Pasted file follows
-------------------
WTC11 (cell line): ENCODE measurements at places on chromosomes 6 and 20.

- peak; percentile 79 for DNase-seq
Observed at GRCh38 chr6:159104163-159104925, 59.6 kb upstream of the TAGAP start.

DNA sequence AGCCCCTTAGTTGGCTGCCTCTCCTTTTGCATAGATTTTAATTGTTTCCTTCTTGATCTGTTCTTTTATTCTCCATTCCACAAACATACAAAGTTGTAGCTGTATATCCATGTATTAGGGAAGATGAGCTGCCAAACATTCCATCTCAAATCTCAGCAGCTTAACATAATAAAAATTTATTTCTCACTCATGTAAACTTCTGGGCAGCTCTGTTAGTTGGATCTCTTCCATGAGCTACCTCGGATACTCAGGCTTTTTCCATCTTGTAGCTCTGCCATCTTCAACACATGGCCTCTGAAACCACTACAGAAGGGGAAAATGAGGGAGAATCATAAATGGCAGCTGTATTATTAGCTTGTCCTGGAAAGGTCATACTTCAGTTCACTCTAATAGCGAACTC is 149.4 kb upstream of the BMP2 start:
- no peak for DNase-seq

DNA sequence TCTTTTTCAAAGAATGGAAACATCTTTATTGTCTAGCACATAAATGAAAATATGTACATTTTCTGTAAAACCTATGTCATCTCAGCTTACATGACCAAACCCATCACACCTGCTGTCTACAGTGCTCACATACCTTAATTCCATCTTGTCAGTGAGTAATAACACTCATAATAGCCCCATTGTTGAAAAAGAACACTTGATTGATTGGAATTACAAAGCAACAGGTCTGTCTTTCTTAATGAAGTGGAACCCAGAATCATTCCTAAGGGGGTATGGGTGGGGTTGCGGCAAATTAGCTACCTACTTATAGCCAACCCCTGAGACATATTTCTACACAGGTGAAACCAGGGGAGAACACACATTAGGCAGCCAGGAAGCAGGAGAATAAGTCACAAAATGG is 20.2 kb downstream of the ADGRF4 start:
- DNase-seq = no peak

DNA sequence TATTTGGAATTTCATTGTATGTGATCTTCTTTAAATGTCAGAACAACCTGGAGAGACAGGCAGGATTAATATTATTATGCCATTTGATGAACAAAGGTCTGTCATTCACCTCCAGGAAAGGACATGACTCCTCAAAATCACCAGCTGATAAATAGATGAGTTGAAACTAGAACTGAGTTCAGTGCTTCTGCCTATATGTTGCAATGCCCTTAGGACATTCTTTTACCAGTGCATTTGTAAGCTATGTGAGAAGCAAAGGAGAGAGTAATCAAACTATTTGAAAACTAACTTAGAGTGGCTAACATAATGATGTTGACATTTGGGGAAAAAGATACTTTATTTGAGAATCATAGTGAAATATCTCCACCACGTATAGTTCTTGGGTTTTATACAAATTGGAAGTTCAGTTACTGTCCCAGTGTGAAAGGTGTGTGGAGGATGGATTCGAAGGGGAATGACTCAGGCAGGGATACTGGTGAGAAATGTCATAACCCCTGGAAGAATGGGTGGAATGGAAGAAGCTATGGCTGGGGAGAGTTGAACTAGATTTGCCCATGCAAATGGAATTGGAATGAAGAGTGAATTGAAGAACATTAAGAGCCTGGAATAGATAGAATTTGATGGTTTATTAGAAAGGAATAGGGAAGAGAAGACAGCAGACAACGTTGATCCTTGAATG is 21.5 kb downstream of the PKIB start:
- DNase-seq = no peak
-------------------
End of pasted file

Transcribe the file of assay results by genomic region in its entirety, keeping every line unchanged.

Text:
WTC11 (cell line): ENCODE measurements at places on chromosomes 6 and 20.

- peak; percentile 79 for DNase-seq
Observed at GRCh38 chr6:159104163-159104925, 59.6 kb upstream of the TAGAP start.

DNA sequence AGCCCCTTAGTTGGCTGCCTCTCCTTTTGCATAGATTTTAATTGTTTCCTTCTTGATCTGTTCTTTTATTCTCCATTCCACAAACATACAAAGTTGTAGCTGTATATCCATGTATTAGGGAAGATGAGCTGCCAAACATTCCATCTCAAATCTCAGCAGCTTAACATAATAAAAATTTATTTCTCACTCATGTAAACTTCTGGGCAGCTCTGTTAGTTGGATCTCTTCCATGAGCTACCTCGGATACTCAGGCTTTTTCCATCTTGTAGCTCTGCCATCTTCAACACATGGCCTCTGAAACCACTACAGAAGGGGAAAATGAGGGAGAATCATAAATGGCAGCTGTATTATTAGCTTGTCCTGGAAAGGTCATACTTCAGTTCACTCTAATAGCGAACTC is 149.4 kb upstream of the BMP2 start:
- no peak for DNase-seq

DNA sequence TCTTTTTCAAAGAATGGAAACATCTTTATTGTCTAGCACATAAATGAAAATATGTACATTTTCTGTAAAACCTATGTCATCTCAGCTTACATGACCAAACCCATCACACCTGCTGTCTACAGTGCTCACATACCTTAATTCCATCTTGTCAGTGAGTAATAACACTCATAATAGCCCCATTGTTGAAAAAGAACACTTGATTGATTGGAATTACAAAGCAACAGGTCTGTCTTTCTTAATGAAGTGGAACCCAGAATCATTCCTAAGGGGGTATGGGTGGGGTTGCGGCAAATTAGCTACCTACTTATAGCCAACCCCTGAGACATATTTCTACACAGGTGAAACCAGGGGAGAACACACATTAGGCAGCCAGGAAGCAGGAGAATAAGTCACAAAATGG is 20.2 kb downstream of the ADGRF4 start:
- DNase-seq = no peak

DNA sequence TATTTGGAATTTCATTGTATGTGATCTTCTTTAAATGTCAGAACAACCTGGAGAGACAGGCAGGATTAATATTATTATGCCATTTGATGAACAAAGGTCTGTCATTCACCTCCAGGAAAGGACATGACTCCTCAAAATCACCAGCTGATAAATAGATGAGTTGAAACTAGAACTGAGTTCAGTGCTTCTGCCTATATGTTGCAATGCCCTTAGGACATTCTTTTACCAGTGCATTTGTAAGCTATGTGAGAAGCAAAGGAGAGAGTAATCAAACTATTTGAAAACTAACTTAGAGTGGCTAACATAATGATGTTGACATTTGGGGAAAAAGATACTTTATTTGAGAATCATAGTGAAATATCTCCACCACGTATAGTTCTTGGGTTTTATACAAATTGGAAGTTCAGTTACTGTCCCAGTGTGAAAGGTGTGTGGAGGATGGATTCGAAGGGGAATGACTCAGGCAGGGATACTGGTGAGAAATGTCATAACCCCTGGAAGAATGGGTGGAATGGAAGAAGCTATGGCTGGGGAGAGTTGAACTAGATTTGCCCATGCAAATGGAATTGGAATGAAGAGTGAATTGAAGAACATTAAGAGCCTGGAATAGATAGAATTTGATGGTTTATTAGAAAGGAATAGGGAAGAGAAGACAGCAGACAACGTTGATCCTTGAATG is 21.5 kb downstream of the PKIB start:
- DNase-seq = no peak